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You can’t achieve your highest goal without taking risks -WET founder

The loss of a spouse can be a devastating experience, particularly for women. This is because widows often face numerous challenges, including financial insecurity, social isolation, lack of support, and emotional distress. In many cultures, they are subjected to discrimination.

Mrs. Oyovwe Kigho recognises the unique challenges faced by widows in her community and decided to take action by creating a foundation that provides practical assistance, emotional support, and community engagement opportunities to help widows rebuild their lives.

In today’s Cover Story, she shares her amazing journey with our readers.

Early life
Mrs Oyovwe Kigho was born in Delta State over four decades ago. She grew up in a middle-class polygamous home. Her mother was a businesswoman, while her dad was a professional photographer. Oyovwe grew up in a Catholic family and was taught to be kind and compassionate to others.

in Nigeria, if a woman loses her husband, many people would come around to support her, but that’s not how it is in the United Kingdom

“I started lending a helping hand to others when I was 10 years old. Back then, after we might have closed from church, we would visit the elderly people in our community. We would fetch water, firewood, or do other chores for them, and that experience really helped me to build my empathy at a very tender age.”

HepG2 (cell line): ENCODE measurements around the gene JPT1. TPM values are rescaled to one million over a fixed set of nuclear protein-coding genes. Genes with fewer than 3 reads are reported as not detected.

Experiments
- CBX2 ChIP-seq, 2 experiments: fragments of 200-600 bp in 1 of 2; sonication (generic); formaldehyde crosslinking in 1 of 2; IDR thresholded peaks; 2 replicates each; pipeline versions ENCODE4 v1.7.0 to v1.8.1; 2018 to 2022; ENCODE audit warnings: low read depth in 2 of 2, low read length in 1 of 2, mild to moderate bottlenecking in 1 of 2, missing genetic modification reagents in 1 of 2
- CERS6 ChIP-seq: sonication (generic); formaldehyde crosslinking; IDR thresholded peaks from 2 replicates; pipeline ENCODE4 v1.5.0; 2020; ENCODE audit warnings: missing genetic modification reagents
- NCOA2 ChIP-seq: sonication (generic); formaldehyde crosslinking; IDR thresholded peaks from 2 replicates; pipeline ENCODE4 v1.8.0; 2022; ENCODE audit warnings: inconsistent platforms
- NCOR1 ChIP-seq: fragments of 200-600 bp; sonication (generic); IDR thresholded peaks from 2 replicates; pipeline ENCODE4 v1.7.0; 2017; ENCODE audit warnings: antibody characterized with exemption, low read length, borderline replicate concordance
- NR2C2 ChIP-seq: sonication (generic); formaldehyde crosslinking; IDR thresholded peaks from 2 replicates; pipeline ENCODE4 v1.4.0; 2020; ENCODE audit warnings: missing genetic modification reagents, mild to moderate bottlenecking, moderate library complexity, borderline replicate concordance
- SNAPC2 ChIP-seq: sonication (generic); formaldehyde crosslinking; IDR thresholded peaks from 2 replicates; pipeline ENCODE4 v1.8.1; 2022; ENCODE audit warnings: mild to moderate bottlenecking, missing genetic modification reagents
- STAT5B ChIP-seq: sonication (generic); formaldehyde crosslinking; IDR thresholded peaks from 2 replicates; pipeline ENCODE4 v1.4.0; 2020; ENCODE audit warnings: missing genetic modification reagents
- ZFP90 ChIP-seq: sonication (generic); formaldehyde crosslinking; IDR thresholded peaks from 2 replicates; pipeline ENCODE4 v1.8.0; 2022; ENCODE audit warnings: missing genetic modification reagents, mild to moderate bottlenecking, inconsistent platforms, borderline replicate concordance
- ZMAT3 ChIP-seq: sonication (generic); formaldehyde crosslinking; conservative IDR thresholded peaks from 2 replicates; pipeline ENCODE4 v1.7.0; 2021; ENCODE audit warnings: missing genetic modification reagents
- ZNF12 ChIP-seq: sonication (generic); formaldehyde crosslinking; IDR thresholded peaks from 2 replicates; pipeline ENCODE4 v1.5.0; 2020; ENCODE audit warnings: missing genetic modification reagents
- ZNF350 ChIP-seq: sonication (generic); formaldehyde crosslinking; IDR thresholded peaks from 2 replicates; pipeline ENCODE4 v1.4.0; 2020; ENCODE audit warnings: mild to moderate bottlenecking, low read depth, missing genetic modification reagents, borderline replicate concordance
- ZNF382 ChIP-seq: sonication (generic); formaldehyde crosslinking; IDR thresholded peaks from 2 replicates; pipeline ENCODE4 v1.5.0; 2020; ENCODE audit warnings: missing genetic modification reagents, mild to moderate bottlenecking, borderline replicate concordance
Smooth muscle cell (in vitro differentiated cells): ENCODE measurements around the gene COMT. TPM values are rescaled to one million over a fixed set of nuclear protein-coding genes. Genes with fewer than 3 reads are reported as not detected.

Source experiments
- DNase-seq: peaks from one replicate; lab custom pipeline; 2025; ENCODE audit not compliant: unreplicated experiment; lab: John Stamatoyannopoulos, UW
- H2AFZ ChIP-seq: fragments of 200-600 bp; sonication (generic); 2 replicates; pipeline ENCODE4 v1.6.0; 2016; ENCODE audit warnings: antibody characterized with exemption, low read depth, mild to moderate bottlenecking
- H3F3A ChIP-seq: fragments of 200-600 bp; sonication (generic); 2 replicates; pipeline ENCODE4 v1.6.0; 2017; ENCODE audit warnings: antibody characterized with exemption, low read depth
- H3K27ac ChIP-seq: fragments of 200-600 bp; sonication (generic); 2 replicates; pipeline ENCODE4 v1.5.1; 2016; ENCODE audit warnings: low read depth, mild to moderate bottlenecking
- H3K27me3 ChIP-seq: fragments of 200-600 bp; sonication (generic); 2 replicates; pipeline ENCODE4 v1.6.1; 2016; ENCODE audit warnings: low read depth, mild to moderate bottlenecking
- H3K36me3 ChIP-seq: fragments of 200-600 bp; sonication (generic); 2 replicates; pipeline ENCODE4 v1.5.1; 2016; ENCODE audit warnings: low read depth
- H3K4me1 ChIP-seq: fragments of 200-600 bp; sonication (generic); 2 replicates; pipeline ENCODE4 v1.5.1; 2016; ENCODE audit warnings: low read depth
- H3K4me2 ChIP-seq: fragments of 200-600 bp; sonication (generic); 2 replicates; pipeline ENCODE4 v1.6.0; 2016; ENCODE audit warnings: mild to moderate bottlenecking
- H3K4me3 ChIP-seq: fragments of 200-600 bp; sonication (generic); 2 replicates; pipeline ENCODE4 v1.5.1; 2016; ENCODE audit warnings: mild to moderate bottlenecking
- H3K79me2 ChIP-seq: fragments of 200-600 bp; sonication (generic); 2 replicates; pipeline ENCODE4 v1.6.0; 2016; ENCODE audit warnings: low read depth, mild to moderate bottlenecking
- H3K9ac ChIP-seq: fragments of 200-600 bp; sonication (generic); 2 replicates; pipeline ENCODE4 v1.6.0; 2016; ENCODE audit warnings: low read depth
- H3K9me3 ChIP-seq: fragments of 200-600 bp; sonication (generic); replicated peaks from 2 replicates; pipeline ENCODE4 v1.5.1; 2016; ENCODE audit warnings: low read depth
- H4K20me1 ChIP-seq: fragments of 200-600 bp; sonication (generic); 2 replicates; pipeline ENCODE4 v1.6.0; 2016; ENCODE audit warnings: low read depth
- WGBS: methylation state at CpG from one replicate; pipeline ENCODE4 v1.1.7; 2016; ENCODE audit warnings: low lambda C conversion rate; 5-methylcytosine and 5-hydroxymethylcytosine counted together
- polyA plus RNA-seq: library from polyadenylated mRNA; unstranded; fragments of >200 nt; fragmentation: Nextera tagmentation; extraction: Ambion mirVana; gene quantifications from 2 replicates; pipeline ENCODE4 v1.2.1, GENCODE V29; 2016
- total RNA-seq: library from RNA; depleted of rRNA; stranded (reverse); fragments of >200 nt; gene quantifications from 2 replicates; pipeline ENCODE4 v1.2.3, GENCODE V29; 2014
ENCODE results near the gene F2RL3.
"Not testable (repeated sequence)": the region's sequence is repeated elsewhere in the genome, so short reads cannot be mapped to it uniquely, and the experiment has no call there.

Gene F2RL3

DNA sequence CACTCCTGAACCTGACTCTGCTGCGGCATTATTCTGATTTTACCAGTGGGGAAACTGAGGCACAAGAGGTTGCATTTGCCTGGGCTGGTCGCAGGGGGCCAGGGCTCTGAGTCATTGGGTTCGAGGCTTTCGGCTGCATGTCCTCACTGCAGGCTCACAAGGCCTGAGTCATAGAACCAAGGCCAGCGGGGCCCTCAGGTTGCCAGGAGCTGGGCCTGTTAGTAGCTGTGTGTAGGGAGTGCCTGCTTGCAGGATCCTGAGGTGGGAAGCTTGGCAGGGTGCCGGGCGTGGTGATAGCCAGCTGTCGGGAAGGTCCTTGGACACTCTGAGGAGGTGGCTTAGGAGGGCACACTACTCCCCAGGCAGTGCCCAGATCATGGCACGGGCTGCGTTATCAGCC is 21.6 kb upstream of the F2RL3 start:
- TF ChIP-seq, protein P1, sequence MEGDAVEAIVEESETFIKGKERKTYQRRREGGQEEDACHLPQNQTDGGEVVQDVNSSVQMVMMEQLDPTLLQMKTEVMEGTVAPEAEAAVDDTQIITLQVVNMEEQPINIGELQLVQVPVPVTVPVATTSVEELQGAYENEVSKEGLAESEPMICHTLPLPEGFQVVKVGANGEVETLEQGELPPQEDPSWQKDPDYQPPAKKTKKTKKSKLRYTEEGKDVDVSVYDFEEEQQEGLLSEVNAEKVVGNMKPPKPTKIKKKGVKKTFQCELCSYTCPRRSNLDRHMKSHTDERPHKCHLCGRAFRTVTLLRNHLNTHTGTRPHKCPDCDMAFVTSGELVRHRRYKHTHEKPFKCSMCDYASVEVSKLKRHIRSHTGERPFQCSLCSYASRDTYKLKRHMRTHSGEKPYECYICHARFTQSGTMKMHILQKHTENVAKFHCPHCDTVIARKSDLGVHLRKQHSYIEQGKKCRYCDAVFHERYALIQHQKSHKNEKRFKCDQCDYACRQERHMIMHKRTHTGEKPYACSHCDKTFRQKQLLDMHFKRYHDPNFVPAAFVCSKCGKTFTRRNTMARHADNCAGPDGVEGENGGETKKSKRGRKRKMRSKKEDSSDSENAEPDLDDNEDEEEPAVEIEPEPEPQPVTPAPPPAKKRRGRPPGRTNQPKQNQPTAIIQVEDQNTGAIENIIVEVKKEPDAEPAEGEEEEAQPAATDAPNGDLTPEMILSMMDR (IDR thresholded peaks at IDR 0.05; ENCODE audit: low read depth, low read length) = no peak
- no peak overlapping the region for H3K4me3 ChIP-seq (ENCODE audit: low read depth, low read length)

Education
According to the American human rights activist Malcolm X, education is the passport to the future, for tomorrow belongs to those who prepare for it today. Consequently, Oyovwe says, her parents valued education greatly.

Mrs. Oyovwe Kigho
Founder of Widows Empowerment Trust, Mrs. Oyovwe Kigho, sitting on a Bench Monument named in her honour at Manchester for exceptional work. Photo: Oyovwe Kigho

She started her primary education at Agbassa Primary School before proceeding to Ogbe Primary School, both in Warri, Delta State.

She describes herself as a very intelligent pupil, noting that, after completing her common entrance examination, she got admitted to the Our Lady’s High School, also in Warri, Delta State.

“I still remember the first day I walked into high school. I was filled with excitement and anticipation. Initially, I didn’t know anyone at the school, but in no time, I made new friends who shared the same interests and sense of humour. I had two best friends, and we used to do everything together.

“There was an incident that happened back then. A guy wrote a love letter to one of my girlfriends. After we read the letter, we tore it up and returned it to him. The guy reported the incident to my dad, and he even mentioned that he once took us to a restaurant. When my dad heard that I was hanging out with friends without his consent, he became furious and disciplined me. On that day, I vowed that I would never do anything that would hurt my parents again.”

Most widows in Africa grapple with poverty, inheritance disputes, etc. But in UK, widows are not always poor, but lonely and socially isolated